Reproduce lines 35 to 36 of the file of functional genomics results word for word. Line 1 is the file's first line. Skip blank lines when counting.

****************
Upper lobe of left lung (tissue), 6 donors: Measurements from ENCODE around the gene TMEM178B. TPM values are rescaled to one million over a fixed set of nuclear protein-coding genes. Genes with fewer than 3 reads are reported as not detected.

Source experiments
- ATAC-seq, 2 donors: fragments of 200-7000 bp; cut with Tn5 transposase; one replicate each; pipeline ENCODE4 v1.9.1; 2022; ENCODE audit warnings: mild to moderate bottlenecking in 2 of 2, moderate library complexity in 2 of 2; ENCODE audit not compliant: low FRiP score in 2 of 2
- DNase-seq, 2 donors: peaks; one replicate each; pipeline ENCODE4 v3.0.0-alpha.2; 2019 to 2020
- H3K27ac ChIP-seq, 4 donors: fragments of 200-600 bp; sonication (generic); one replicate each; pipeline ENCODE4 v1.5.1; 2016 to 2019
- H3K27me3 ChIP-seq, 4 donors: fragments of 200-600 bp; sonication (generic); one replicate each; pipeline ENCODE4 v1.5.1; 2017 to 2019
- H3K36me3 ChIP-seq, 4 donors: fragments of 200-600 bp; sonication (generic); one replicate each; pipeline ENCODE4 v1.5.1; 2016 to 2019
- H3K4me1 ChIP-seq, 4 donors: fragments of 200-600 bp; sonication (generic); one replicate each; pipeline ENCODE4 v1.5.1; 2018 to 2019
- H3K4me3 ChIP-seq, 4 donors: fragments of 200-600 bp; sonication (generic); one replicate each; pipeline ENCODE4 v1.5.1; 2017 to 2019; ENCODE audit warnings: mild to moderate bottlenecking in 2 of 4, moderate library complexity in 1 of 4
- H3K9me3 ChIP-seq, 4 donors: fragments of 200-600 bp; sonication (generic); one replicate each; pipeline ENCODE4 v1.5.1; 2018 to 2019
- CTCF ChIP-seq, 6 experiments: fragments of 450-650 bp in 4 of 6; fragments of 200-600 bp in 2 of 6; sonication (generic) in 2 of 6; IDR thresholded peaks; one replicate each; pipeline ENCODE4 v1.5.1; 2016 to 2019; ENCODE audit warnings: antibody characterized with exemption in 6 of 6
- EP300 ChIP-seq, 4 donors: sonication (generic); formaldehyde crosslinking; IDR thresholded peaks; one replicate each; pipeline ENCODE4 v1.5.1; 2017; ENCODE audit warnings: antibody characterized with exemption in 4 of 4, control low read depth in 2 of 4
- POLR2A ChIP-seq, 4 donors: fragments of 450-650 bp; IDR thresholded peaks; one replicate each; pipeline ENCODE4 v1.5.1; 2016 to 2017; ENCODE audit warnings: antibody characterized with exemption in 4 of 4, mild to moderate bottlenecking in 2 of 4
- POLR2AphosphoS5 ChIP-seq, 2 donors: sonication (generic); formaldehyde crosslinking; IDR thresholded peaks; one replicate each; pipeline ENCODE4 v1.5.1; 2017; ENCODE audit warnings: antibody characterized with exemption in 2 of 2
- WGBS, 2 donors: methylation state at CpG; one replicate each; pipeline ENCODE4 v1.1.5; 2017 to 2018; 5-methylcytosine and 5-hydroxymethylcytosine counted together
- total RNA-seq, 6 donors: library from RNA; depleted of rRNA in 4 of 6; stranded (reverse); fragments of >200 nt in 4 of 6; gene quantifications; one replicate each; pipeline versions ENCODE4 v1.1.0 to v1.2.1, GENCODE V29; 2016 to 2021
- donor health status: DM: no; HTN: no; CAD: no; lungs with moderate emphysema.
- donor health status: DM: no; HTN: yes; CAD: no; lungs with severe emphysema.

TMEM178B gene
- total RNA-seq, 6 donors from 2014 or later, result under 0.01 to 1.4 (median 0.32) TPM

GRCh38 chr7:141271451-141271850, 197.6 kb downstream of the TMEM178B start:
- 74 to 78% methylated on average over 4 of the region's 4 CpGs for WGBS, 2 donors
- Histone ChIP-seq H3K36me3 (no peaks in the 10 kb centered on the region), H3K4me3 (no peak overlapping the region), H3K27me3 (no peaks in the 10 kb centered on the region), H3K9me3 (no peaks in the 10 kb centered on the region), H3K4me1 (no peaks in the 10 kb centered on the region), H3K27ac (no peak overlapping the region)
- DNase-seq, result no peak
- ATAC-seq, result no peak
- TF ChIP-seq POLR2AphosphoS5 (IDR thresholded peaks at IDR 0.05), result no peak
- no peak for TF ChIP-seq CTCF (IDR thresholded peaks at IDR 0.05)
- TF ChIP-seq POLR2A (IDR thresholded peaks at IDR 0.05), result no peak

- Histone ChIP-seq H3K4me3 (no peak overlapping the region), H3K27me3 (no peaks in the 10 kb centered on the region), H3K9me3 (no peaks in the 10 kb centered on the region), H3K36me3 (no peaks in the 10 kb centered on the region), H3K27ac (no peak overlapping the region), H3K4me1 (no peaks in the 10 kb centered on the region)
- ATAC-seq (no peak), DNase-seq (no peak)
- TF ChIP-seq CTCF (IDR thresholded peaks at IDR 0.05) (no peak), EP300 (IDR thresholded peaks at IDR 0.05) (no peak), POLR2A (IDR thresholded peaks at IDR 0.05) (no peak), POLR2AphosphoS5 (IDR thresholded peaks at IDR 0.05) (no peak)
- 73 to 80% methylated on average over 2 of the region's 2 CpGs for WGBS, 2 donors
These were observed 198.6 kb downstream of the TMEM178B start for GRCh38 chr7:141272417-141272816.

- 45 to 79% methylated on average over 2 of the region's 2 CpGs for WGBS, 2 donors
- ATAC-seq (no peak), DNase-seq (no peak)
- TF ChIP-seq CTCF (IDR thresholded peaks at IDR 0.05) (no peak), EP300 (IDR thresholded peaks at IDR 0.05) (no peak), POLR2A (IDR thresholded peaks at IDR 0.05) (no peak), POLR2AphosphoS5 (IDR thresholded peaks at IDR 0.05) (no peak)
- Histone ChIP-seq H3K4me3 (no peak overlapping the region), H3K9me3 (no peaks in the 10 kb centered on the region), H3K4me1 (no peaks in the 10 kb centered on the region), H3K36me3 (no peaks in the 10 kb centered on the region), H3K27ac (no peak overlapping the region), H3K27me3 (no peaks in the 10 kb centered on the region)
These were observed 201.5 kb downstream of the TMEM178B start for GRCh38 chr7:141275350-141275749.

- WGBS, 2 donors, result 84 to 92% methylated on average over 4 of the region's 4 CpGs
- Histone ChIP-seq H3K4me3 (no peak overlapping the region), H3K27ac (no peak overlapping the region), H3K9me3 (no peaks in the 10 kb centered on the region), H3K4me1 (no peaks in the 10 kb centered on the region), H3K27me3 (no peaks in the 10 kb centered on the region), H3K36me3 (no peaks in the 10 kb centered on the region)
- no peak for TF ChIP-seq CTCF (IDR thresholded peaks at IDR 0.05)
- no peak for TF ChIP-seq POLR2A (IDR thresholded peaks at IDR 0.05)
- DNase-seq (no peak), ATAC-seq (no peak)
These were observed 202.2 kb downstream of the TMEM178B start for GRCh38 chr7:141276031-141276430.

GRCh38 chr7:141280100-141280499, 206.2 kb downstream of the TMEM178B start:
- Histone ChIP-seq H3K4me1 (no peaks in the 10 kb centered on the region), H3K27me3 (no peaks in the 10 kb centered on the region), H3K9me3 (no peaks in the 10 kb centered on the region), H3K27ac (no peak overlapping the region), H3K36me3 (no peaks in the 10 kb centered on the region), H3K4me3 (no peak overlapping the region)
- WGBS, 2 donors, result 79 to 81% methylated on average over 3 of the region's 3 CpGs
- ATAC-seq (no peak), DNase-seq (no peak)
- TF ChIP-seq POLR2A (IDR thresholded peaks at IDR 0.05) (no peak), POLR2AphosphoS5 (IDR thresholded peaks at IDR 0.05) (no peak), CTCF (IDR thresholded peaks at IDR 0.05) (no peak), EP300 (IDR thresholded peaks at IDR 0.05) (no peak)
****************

- ATAC-seq (no peak), DNase-seq (no peak)
- TF ChIP-seq CTCF (IDR thresholded peaks at IDR 0.05) (no peak), EP300 (IDR thresholded peaks at IDR 0.05) (no peak), POLR2A (IDR thresholded peaks at IDR 0.05) (no peak), POLR2AphosphoS5 (IDR thresholded peaks at IDR 0.05) (no peak)